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PEOPLE vs MATEO

Sometime during the period from January to March 1998, the five private complainants, (Abel), (Emilio),
(Victorio), (Manuel) and (Virgiiio), met appellants on separate occasions at Plaza Ferguzon, Malate to
apply for overseas employment. Appellant Mateo, representing himself to have a tie-up with some
Japanese firms, promised them employment in Japan as conversion mechanics, welders, or fitters for a
fee. Appellants also promised that they could facilitate private complainants' employment as direct hires
and assured their departure within three weeks. However, after the private complainants paid the
required fees ranging from P18,555.00 to P25,000.00, appellants failed to secure any overseas
employment for them. Appellants likewise failed to return private complainants' money. This prompted
Manuel to go to POEA where he was issued a Certification stating that appellants are not licensed to
recruit applicants for overseas employment. Thereupon, the private complainants filed their Complaint
and executed their respective affidavits with NBI, who referred the charges to DOJ which subsequently
found probable cause against appellants for large scale illegal recruitment and estafa and accordingly
filed the corresponding Informations

Appellants proffered denials. Mateo claimed that he is a legitimate car importer and not a recruiter.
Lapiz, on the other hand, denied knowing any of the private complainants whom she claimed to have
met for the first time at the Prosecutor's Office.

RTC, CA: guilty of (1) ILLEGAL RECRUITMENT IN LARGE SCALE and (2) five (5) counts of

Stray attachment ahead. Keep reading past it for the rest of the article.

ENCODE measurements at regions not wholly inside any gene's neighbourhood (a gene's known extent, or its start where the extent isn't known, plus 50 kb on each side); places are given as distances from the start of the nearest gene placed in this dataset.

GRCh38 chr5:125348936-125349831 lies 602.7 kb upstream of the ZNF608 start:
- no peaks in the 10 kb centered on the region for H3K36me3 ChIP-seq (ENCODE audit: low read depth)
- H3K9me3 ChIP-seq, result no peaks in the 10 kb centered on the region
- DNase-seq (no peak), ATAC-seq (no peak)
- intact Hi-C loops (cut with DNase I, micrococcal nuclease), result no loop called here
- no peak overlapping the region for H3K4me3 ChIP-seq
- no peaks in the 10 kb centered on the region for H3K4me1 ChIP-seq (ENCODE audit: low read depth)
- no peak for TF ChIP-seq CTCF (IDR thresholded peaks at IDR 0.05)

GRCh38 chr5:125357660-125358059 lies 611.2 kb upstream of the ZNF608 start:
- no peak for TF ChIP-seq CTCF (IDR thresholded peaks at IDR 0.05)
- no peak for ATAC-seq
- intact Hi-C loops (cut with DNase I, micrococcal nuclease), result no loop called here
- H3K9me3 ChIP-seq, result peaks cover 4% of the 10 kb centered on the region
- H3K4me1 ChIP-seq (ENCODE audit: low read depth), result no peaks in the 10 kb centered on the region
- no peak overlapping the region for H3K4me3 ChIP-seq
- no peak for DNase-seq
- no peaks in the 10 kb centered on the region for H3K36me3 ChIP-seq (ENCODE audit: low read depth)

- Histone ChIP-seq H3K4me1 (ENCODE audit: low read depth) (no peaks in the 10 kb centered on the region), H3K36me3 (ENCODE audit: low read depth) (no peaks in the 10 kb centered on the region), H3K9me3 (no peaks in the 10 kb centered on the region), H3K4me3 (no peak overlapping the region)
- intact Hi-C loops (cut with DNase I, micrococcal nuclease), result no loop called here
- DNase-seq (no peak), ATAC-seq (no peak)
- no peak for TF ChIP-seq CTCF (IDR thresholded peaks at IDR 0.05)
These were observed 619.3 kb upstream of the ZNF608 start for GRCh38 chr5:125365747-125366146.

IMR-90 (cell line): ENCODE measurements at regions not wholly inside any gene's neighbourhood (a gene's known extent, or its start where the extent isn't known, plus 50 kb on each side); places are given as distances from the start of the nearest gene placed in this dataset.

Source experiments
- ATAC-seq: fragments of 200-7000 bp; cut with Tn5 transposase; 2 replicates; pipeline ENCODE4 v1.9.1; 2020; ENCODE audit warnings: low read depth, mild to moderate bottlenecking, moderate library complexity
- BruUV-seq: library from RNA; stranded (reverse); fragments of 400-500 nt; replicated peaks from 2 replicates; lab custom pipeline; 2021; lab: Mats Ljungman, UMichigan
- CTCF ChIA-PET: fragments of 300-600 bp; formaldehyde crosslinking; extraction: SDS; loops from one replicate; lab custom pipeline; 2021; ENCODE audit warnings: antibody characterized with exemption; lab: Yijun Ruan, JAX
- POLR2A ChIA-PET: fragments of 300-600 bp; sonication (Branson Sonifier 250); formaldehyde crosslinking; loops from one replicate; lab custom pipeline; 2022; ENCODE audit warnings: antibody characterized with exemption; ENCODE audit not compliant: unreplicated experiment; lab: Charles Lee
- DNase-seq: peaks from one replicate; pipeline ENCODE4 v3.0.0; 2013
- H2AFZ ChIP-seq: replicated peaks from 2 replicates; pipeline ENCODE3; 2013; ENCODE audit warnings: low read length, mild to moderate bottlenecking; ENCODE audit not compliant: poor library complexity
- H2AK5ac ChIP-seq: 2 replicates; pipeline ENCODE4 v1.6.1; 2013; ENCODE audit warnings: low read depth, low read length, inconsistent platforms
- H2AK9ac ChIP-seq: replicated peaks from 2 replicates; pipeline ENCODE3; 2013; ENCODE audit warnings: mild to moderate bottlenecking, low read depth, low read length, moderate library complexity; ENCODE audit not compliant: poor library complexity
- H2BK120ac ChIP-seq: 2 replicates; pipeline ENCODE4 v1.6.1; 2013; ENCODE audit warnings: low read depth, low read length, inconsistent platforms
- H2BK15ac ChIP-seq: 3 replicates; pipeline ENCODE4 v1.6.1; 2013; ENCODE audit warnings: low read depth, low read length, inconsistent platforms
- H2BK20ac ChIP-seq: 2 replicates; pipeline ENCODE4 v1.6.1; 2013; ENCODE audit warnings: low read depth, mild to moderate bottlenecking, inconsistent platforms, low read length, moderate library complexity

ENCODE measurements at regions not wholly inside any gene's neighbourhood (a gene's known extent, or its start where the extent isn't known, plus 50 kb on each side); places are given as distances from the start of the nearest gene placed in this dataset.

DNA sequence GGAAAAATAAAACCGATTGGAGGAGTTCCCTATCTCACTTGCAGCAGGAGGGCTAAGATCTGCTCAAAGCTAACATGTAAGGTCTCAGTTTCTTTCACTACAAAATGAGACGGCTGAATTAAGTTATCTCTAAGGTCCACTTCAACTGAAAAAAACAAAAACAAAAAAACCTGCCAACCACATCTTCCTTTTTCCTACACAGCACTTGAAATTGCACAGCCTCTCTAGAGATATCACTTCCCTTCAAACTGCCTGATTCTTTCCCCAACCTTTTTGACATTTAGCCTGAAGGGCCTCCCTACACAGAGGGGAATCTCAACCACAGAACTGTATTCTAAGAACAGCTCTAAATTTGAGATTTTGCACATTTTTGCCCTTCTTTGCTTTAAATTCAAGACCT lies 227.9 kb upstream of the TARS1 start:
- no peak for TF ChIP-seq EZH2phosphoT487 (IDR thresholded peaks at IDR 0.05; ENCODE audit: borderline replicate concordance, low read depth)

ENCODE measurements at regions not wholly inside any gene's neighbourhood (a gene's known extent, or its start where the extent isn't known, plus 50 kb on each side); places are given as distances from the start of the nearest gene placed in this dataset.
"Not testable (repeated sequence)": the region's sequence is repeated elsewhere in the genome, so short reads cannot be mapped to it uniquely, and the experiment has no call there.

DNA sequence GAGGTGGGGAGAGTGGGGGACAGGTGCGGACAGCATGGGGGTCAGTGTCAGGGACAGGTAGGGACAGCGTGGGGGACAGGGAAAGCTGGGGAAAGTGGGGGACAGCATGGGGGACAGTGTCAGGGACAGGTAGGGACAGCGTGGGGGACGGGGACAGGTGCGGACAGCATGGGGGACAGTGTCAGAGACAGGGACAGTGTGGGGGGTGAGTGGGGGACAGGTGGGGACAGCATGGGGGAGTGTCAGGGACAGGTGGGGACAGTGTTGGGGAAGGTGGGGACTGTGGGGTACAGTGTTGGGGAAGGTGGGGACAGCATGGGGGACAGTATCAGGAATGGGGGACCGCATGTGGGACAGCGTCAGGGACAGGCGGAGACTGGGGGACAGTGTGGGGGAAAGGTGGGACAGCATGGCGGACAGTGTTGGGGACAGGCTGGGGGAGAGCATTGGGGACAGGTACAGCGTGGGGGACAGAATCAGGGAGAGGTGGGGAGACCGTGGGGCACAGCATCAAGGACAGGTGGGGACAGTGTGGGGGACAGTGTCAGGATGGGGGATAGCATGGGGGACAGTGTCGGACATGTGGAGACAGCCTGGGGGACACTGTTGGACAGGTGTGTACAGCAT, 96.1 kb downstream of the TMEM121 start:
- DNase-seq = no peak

ESTAFA

Appellants essentially claimed that the prosecution failed to prove the elements of the crimes for which
they were charged. They contended that Abel has not shown any receipt to prove that they received
money from him; that there is likewise no proof that Virgilio borrowed money from a friend of his aunt
which money he, in turn, gave to them; that the testimony of Emilio that appellants were holding office
inside the van of Abel cannot be easily accepted; and that their transactions with Manuel and Victorio
were limited to the processing of their travel documents.

RULING:

As to Illegal Recruitment in Large Scale: ALL ELEMENTS WERE PROVEN

The offense of illegal recruitment in large scale has the following elements:
(1) the person charged undertook any recruitment activity as defined under Section 6 of RA
8042;
- proved when RTC found appellants to have undertaken a recruitment activity when they
promised private complainants employment in Japan for a fee.
(2) accused did not have the license or the authority to lawfully engage in the recruitment
of workers; and,
- the Certification issued by POEA unmistakably reveals that appellants neither have a
license to recruit workers for overseas employment.
(3) accused committed the same against three or more persons individually or as a group.
- it was established that there were five complainants

As to the argument that there was no proof that they received money from the complainants:

Money is not material to a prosecution for illegal recruitment considering that the definition of "illegal
recruitment" under the law includes the phrase "whether for profit or not." Besides, even if there is no
receipt for the money given by the private complainants to appellants, the former's respective
testimonies and affidavits clearly narrate the latter's involvement in the prohibited recruitment.

As to the charge of estafa: ALL ELEMENTS FOR ESTAFA, ARTICLE 315, par. 2(a) WERE PROVEN
Well-settled is the rule that a person convicted for illegal recruitment under the [law] may, for the same
acts, be separately convicted for estafa under Article 315, par. 2(a) of the [Revised Penal Code]. The
elements of estafa are:

(1) the accused defrauded another by abuse of confidence or by means of deceit; and
- appellants committed deceit against the private complainants by making it appear as
though they had the authority and resources to send them to Japan for employment; that
there were available jobs for them in Japan for which they would be hired although, in
truth, there were none.
(2) the offended party or a third party suffered damage or prejudice capable of pecuniary
estimation."
- that by reason or on the strength of such assurance, the private complainants parted
with their money in payment of the placement fee, documentation and hotel
accommodations.